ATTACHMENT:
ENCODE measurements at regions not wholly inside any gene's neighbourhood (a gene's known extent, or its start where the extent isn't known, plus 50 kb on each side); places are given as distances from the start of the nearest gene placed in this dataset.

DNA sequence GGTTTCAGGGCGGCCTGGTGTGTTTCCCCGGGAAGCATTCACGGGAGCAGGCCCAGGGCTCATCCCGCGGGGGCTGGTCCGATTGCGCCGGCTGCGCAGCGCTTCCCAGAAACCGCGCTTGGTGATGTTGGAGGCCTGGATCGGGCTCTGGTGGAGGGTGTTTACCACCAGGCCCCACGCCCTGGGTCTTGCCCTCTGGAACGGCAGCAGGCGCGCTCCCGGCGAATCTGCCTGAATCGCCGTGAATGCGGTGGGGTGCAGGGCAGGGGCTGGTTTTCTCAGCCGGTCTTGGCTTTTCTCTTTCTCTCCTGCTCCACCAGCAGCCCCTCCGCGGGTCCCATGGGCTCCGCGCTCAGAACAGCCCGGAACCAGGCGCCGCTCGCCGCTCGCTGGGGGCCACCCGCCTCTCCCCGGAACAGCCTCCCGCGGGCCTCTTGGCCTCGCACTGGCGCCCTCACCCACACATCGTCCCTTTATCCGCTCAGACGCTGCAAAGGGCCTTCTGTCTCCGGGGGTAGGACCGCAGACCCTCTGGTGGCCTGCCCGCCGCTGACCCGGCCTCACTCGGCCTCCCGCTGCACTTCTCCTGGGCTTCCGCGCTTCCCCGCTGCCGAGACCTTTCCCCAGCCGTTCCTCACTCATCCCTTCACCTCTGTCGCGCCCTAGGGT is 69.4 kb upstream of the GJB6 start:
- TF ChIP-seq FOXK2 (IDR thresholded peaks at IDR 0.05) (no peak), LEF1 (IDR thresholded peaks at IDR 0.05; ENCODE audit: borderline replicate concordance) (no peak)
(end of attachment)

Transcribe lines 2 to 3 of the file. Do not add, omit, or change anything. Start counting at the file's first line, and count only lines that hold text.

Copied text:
DNA sequence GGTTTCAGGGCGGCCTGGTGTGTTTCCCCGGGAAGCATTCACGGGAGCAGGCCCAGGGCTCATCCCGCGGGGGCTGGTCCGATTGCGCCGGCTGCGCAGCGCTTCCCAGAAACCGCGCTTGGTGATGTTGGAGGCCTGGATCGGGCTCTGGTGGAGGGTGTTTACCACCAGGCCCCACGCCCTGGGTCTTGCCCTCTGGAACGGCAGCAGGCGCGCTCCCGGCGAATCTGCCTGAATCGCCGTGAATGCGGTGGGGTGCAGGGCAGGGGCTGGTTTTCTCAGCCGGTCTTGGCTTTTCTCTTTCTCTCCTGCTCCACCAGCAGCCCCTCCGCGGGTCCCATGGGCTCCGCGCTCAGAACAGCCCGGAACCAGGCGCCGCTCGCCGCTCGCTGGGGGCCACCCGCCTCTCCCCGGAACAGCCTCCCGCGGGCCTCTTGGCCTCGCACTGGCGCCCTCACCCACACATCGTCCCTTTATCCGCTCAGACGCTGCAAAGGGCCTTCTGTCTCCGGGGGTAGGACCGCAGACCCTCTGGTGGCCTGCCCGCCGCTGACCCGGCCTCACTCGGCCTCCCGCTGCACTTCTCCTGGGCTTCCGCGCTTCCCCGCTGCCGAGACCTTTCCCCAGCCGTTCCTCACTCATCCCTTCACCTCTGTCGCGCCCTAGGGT is 69.4 kb upstream of the GJB6 start:
- TF ChIP-seq FOXK2 (IDR thresholded peaks at IDR 0.05) (no peak), LEF1 (IDR thresholded peaks at IDR 0.05; ENCODE audit: borderline replicate concordance) (no peak)